While the computer is back up and running fine, I lost all my bookmarks during my ‘crash’. That’s not as critical as it sounds as I, like many of you, visit the same sites again and again, so getting them on screen and marked again is a relatively easy job.
It’s a bit more difficult with many of the photo sites, many Tumblr sites, I visit for material to illustrate the blog. I don’t know the names of any of them, so rebuilding that links page has been this afternoon’s task.
While that’s been a bit of a tedious task, leaving me cursing Apple’s ill-fated ‘upgrade’, it has turned out to be a bit of a blessing in other ways. I’ve had to seek out pages, rather than just use my ‘go to’ pages, and this has led to me discovering new pages that differ, a little, from the tried and trusted sites.
And so it was that I landed on the Indoni. My heritage. My Pride site. This is a South African ‘beauty pageant’, of sorts, with the emphasis on men and women expressing their pride in their cultural history.
This means connecting with the traditions of various African tribes, and as you can see from the photo above, it means routine ‘toplessness’ for many of the tribes involved.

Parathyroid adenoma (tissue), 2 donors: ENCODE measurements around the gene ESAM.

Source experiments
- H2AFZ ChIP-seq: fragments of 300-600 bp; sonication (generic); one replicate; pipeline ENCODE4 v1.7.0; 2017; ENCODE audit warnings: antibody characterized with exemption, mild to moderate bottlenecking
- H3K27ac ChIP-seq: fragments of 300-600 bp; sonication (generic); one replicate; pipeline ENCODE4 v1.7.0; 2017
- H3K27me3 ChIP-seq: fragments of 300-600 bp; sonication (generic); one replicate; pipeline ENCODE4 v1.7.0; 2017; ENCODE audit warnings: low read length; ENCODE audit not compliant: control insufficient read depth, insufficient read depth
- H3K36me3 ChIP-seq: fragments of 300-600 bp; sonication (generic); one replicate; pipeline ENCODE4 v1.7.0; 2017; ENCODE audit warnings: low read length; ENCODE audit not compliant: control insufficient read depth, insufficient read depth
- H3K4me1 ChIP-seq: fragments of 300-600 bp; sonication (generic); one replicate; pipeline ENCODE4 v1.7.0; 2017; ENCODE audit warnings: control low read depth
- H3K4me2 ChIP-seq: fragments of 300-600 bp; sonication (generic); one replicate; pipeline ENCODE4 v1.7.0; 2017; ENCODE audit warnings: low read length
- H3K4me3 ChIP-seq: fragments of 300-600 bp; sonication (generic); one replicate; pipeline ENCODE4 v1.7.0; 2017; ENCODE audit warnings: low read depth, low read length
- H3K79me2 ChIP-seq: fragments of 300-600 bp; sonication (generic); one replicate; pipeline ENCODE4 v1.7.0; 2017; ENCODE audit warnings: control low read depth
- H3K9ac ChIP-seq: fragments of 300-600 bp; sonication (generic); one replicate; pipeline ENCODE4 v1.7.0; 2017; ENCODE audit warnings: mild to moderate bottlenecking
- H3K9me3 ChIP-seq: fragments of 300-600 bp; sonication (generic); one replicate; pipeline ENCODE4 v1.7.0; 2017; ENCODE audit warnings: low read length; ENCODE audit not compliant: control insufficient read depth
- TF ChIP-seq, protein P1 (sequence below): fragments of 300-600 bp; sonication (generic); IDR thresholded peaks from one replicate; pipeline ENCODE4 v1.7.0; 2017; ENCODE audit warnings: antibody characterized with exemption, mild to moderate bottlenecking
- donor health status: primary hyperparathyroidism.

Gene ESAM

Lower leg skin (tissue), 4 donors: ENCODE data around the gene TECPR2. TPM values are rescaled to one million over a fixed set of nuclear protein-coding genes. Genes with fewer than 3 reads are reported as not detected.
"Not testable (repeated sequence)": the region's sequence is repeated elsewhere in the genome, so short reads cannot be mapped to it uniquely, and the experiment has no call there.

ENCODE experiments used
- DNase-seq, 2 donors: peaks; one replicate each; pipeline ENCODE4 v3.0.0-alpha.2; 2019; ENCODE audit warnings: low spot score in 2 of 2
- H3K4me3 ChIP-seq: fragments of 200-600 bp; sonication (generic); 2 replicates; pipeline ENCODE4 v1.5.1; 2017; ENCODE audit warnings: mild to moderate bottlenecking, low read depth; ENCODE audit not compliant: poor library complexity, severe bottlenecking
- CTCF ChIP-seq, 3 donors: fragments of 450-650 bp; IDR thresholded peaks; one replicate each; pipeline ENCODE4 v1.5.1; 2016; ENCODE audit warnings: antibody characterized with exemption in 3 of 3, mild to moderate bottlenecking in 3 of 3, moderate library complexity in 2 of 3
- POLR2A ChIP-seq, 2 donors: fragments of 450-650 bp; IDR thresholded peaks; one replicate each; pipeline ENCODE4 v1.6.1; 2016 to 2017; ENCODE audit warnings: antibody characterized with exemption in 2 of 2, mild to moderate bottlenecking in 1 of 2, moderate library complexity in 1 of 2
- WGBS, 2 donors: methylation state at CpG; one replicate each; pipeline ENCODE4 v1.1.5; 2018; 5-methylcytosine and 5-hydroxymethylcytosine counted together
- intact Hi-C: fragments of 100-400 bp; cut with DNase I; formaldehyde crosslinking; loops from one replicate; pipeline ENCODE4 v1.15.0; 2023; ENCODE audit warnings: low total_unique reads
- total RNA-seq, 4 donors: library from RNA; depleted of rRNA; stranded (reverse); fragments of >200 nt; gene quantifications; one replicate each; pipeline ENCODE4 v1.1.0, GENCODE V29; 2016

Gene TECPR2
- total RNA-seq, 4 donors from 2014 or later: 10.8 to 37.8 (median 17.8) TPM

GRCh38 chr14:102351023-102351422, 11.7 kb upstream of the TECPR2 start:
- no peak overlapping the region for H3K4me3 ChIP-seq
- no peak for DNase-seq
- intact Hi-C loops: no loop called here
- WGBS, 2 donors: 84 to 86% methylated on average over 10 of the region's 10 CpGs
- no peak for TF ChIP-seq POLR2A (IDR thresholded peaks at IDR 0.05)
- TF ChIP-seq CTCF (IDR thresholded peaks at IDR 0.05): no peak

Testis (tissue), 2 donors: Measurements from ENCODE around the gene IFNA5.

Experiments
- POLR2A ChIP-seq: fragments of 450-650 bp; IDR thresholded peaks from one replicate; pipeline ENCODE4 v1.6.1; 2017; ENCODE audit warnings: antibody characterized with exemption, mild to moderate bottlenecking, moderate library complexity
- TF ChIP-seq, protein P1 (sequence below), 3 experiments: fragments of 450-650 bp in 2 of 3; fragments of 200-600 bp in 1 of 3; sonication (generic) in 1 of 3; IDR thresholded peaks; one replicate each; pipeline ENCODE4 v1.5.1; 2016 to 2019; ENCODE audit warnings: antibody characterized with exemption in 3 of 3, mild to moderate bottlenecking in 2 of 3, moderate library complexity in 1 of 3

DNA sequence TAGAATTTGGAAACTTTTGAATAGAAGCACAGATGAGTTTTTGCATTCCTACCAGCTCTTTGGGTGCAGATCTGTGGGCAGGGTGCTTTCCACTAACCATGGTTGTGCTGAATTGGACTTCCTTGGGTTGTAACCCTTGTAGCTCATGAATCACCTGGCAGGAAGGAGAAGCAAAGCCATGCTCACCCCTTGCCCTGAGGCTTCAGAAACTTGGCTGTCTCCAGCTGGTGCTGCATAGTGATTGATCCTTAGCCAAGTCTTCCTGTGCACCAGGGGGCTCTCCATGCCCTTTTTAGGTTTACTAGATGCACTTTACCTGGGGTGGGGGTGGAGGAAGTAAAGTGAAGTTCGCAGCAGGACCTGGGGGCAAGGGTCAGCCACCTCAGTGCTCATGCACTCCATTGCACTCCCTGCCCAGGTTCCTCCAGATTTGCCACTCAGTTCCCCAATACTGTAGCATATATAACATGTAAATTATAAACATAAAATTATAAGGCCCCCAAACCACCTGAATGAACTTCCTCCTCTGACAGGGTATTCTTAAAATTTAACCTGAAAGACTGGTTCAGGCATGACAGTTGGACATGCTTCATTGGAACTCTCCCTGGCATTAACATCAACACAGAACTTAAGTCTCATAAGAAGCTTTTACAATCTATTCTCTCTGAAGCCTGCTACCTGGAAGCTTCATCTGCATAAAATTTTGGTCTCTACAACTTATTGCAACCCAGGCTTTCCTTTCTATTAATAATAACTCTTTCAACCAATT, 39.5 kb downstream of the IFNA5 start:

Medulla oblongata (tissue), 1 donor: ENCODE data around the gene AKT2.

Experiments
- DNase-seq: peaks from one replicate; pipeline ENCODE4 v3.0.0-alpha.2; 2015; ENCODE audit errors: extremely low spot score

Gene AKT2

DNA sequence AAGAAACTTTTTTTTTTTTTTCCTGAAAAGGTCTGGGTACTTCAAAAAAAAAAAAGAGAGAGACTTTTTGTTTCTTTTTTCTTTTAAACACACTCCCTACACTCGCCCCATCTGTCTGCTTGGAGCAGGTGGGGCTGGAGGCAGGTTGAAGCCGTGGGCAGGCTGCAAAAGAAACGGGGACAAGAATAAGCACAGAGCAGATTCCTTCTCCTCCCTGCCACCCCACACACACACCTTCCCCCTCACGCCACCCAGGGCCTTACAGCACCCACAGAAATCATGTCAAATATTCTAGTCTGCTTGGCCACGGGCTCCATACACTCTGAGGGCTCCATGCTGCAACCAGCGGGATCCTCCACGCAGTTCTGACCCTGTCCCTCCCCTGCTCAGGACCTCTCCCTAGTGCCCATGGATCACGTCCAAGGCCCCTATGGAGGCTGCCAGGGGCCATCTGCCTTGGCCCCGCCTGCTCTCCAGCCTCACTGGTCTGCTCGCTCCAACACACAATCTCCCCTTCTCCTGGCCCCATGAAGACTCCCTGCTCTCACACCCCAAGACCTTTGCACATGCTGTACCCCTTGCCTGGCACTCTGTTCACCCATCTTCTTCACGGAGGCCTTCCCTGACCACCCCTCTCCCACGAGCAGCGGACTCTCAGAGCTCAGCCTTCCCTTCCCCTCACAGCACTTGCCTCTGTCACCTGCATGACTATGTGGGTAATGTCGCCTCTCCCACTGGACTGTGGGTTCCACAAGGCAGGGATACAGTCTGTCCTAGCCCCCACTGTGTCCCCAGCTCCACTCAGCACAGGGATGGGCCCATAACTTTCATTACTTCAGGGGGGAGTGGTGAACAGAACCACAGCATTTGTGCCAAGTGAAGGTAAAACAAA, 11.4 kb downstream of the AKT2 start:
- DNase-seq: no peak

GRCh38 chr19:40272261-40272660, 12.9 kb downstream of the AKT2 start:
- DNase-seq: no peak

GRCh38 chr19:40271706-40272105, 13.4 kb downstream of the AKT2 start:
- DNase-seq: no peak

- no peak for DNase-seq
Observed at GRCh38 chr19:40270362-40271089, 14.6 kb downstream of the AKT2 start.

I explored further, because recognition of cultural diversity is important to me, in the context of both the real world and Second Life. There’s far too much homogenisation of the world, and the loss of tribal cultures is being keenly felt around the globe. Not just in places like Africa or South America, but in Europe too, where regional cultures, languages, cuisine, dress and so on are being squeezed out.
To see people take pride in their cultural heritage is encouraging.
There used to be a time when SL was more culturally diverse than it is now, and I have a couple of SL friends who tried to promote their ethnic heritage within the game, but report that it has become more difficult in recent years due to the lack of clothing available, hairstyles, and sims on which to live and promote their ethnic heritage. I’ll be examining that in a subsequent post.